By Jon Herskovitz
(Reuters) - The Louisiana Department of Corrections does not plan to appeal a U.S. Court decision this week that compels it to reveal to inmates on death row the content and maker of drugs used in lethal injections, a prisons official said on Friday.
The decision by the U.S. Court of Appeals for the Fifth Circuit on Thursday was one in a series in favor of inmates who have sought delays for their execution while they seek information about the contents of lethal injection cocktails and clarity on who would be supplying the drugs.
The decisions are likely to delay executions across the country as lawyers for inmates in other states launch similar efforts on their behalf in states looking to develop new means of lethal injection after supplies of drugs they have once used have run dry.
"The state will not appeal the decision," Darryl Campbell, the executive management officer of the Louisiana Department of Corrections, told Reuters. The attorney general's office did not reply to calls seeking comment.
A three-judge panel for the Fifth Circuit rejected a petition on Thursday from the prison system to keep information about the drugs and how they would be administered secret from Christopher Sepulvado and other death row inmates.
Sepulvado, convicted of scalding and beating his 6-year-old stepson to death in 1992, was scheduled to be executed earlier this year but the execution was delayed in February due to questions about the lethal injection.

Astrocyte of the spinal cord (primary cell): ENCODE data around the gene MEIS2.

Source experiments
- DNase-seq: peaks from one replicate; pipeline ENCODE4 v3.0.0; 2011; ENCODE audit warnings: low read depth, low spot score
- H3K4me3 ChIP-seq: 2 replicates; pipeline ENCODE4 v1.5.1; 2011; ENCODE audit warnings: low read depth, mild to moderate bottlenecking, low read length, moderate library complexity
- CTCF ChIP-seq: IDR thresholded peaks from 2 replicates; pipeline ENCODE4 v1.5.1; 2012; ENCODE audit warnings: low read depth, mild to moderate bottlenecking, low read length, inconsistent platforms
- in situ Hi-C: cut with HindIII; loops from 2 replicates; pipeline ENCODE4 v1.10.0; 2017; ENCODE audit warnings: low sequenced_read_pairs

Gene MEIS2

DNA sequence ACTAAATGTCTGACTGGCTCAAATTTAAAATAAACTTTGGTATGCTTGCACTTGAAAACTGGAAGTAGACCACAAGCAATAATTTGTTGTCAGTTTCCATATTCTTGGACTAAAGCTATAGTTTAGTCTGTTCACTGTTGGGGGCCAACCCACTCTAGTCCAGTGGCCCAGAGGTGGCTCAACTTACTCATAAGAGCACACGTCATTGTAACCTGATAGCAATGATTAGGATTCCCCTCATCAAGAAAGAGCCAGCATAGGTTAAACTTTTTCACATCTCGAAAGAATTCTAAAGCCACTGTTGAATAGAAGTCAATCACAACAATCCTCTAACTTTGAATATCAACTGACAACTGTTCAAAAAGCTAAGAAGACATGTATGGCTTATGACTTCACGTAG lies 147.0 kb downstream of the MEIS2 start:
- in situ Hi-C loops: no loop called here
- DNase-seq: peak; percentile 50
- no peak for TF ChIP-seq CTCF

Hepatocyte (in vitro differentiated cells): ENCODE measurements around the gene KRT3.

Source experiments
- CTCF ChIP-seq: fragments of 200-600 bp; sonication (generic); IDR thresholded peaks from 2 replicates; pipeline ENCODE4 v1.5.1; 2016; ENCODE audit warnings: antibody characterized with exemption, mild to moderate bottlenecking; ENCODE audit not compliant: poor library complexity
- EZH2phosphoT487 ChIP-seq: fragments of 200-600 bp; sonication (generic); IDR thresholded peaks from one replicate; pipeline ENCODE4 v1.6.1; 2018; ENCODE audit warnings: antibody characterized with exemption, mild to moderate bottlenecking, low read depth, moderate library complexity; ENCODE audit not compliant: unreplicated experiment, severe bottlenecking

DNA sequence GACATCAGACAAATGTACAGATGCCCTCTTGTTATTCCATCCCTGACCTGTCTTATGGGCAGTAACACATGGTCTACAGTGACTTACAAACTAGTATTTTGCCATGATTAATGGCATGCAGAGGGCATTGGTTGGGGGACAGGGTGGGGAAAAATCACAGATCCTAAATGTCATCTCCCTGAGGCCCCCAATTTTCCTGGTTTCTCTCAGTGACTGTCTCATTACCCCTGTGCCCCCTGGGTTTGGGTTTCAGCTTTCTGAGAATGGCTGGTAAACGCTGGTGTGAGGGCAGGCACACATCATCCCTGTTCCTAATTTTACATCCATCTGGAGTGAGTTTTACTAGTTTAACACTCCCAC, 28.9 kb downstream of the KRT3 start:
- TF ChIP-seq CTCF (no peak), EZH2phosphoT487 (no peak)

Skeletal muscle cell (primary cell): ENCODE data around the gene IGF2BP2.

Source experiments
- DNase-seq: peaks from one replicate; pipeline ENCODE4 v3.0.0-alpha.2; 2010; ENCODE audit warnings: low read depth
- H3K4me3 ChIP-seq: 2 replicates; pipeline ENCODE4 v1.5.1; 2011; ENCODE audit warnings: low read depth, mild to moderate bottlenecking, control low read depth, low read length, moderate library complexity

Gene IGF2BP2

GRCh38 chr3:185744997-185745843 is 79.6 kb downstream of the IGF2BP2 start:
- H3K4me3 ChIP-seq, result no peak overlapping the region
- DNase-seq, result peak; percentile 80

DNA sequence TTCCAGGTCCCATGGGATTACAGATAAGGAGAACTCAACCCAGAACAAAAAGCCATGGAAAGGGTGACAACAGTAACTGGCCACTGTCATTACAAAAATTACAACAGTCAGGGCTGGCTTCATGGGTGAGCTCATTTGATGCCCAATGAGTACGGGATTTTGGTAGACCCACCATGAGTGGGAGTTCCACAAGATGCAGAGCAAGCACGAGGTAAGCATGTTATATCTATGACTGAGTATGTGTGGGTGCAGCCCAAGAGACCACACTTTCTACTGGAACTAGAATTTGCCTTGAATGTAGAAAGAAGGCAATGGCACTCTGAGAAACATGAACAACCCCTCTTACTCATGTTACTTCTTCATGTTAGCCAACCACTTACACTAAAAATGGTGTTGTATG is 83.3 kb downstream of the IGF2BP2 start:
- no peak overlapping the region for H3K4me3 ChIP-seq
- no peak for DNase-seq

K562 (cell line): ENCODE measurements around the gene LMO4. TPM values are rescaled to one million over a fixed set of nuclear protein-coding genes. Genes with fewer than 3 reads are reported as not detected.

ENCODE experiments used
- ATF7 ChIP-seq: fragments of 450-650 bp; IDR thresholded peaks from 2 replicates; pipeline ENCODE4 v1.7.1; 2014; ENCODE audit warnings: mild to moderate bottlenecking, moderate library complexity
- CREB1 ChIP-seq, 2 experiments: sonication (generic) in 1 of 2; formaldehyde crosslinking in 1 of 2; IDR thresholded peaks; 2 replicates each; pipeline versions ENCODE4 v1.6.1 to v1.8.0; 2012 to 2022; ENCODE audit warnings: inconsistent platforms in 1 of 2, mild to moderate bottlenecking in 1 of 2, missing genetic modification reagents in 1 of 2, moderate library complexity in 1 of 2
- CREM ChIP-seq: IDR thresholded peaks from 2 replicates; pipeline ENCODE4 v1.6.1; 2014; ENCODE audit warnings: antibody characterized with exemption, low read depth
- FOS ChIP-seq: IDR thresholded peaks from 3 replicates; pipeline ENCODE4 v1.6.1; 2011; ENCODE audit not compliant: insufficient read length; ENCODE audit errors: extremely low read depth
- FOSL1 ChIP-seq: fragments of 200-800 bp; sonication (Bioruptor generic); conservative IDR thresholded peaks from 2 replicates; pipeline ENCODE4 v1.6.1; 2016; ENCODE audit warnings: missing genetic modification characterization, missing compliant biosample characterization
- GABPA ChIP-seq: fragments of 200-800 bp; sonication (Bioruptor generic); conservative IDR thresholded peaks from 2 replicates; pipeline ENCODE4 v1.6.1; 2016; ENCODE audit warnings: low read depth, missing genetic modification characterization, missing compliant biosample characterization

Several states have been scrambling to find new suppliers and chemical combinations after drug makers, mostly in Europe, imposed sales bans because they objected to having medications made for other purposes being used in lethal injections.
The states said they have looked to alter the mix of drugs used for lethal injections and keep the suppliers' identities secret. They have also turned to lightly regulated compounding pharmacies.
Those pharmacies can mix drugs, often to meet needs not available in prescription medication, the pharmacy compounding accreditation board said.
But lawyers for death row inmates have argued that keeping information secret was a violation of due process protections in the U.S. Constitution. They also argued that drugs from compounding pharmacies can lack purity and potency and cause undue suffering, in violation of the Constitution.
So far, courts have decided in their favor, with an Oklahoma judge ruling on Wednesday that the state's secrecy on its lethal injections protocols was unconstitutional.
On Thursday, a Texas state judge ordered the department of corrections to disclose the name of the supplier of drugs used for two inmates scheduled to be executed in April. The state plans an appeal and has argued it must keep the names secret to protect its suppliers.
(Reporting by Jon Herskovitz; Editing by Cynthia Johnston and Gunna Dickson)